Golden sunshine, clear blue skies, warm scented pine carpets and clean refreshing waters…The summer of 1995 seemed like any other beautiful summer in the Belgrades, except that change was afoot.
I know that this is already sounding like a broken record, but we're into the beginnings of another drought. Belgrade has only received 0.16" of rain (actually drizzle) in the past eleven days. Not nearly enough replenishment for our ponds or our gardens. With a lack of precipitation should be an increase in water quality/clarity due to the lack of phosphorous run-off but such is not the case this year.
As we were doing the laundry in Thomaston, I had to escape the hot building for the breezes on Main Street to discover and enter The Personal Book Shop. Of course, I bought a book, Settled in the Wild: Notes from the Edge of Town, by Susan Hand Shetterly. This was way back in 2010. Much to my surprise, I found the very same title in our Belgrade Public Library in May 2019 and quickly checked it out.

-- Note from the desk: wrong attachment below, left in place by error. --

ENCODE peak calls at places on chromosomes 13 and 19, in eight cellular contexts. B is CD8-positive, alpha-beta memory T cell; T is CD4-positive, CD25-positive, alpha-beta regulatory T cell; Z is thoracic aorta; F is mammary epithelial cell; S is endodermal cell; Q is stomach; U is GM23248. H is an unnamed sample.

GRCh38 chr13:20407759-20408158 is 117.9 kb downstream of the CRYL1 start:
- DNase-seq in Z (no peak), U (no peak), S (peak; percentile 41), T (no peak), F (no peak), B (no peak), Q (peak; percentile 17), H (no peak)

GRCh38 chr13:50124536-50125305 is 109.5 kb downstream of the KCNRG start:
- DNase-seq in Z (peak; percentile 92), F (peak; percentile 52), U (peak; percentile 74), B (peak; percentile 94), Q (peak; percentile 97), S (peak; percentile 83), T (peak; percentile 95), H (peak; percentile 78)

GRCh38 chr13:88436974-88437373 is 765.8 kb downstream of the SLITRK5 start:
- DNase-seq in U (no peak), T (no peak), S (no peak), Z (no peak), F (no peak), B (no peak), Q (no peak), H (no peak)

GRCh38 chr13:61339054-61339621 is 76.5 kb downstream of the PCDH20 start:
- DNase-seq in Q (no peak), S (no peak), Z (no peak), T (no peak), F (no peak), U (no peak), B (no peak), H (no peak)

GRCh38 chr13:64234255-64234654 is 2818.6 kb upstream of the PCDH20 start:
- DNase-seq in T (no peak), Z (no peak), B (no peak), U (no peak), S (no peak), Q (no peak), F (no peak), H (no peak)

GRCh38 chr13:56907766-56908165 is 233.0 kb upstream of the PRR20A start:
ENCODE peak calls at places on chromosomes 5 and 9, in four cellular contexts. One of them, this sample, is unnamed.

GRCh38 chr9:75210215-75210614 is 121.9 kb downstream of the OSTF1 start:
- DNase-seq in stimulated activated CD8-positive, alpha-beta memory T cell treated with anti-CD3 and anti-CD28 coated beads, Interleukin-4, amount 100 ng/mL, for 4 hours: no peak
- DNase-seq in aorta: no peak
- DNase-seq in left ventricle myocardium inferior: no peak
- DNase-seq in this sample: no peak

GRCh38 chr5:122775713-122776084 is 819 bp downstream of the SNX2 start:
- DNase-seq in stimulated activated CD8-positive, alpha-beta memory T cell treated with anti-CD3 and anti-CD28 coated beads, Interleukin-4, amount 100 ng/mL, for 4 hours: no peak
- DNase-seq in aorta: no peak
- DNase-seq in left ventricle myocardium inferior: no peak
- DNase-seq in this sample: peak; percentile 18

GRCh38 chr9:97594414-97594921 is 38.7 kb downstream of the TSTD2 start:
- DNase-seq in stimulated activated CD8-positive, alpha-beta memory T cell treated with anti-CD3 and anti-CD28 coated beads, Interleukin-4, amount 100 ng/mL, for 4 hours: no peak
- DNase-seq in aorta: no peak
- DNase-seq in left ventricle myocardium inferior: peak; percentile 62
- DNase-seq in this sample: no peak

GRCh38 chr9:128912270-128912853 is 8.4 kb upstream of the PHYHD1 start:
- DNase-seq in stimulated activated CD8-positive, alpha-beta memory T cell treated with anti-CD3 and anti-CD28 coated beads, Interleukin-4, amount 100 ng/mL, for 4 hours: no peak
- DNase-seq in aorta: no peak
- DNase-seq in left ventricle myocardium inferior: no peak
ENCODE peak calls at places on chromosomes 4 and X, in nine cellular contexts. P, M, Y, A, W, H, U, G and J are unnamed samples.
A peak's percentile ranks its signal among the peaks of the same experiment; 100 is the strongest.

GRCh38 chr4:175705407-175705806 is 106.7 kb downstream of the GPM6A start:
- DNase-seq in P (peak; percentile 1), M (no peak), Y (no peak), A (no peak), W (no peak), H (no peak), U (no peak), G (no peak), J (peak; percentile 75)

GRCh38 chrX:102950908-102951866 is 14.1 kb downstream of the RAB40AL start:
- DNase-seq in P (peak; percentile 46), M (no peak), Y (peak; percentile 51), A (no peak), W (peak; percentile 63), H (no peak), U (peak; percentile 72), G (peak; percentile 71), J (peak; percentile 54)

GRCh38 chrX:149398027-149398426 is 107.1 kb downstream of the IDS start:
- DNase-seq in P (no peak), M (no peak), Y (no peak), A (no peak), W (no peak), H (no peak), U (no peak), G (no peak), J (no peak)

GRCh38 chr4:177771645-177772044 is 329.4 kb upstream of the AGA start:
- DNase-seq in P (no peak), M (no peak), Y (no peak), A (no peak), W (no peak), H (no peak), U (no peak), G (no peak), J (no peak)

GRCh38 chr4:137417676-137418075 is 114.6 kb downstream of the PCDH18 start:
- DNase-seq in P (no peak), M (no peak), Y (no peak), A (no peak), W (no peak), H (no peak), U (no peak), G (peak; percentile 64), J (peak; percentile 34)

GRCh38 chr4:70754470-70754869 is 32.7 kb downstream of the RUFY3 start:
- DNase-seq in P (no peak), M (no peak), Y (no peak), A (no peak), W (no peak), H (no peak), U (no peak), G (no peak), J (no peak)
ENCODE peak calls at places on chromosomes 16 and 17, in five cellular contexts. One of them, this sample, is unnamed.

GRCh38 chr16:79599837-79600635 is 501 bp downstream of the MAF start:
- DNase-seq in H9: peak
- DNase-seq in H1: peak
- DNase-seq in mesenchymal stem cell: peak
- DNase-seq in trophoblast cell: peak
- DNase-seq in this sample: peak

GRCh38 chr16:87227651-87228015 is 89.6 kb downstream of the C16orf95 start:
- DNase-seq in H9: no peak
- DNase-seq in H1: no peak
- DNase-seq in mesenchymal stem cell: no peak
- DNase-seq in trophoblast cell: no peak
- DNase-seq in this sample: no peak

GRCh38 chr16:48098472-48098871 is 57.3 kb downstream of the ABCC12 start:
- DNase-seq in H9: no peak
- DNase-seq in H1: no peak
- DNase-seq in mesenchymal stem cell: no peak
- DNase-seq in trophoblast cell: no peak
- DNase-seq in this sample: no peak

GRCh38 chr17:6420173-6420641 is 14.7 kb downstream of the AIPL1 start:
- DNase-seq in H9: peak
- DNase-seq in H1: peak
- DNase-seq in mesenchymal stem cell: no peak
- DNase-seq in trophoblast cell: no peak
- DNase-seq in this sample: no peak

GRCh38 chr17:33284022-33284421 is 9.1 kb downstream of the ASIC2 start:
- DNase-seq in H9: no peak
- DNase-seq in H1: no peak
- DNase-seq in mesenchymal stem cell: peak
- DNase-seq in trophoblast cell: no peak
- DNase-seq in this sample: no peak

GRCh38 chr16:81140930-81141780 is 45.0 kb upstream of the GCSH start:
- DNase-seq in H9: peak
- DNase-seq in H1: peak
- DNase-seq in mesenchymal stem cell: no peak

Watershed groups are an essential part of protecting water quality. The level of expertise that exists in a watershed group and the effective manner in which they can communicate it to their neighbors is a great way to educate the people who live around and use a lake, pond or stream. It also serves as an excellent way to introduce new ideas for how to protect water quality and sometimes provides a way to change misguided or erroneous beliefs or practices.
Although this year's Maine International Film Festival has been considerably slimmed down, an important element of the festival remains: The festival will be presenting a new batch of Maine Shorts. Collectively, the eight films, comprising two documentaries and six works of fiction and averaging 8½ minutes in length, represent the best of new Maine cinematography.
The Luckiest Boy
Growing up in a rural Maine town during the 1950s and 60s surely was an experience that one never forgets. In addition to the fun stuff that we kids usually created, we were expected to be helpful around our own family homes. In addition, in keeping with our parent's expectations, getting small jobs that earned money happened fairly early in life, usually around the age of 10.
Although the calendar says summer has barely begun, it already seems to be flying by with lots going on with the various groups I work with, all under the shadow of the COVID-19 pandemic. I am inspired by the way various groups have used originality and technology to carry out their missions and still comply with the restrictions and social distancing of the governor's executive orders.